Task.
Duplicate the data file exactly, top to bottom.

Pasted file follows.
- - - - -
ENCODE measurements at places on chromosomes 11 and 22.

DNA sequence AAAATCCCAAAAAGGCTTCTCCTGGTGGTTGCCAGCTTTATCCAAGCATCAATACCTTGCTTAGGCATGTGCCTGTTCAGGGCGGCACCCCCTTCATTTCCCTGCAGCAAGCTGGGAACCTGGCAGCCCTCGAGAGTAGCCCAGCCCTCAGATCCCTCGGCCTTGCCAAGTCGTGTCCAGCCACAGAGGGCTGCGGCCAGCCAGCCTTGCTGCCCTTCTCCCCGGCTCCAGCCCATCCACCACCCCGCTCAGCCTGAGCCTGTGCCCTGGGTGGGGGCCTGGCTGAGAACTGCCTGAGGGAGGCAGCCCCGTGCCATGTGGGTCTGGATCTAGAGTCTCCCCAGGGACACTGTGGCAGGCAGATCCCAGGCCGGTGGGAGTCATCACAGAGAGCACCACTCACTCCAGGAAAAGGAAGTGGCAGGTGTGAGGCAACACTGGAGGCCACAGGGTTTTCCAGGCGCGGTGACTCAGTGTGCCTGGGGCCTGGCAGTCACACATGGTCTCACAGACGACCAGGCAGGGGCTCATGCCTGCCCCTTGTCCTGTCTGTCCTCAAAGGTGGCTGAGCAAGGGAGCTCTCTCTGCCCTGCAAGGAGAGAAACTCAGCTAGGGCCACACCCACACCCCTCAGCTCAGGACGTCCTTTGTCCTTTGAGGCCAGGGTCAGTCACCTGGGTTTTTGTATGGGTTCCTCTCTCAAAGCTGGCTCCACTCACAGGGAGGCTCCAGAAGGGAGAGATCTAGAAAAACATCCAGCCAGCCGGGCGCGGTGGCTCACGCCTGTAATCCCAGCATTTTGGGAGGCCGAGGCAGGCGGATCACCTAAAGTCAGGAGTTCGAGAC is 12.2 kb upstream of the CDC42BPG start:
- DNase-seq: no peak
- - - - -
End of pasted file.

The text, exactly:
ENCODE measurements at places on chromosomes 11 and 22.

DNA sequence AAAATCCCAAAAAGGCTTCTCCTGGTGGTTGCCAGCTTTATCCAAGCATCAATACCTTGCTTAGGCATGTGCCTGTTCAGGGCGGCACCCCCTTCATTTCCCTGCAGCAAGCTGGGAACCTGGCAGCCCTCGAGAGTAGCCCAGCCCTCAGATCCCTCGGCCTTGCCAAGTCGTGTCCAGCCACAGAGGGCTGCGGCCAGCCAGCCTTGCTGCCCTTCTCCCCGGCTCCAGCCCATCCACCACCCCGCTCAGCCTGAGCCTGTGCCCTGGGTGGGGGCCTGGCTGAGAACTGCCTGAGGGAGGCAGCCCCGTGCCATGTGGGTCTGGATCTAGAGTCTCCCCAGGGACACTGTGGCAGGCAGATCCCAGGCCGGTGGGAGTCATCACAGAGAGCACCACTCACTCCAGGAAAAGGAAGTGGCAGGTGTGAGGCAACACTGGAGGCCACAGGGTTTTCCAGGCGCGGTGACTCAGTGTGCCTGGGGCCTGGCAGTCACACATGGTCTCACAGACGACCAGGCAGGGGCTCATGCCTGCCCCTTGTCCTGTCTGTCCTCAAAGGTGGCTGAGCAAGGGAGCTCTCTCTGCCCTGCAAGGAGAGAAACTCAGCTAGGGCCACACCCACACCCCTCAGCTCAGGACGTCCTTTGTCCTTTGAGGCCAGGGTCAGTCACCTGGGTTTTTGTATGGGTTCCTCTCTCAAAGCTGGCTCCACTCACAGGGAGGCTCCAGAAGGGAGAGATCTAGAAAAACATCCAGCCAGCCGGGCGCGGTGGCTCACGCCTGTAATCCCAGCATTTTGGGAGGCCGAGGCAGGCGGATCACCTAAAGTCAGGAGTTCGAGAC is 12.2 kb upstream of the CDC42BPG start:
- DNase-seq: no peak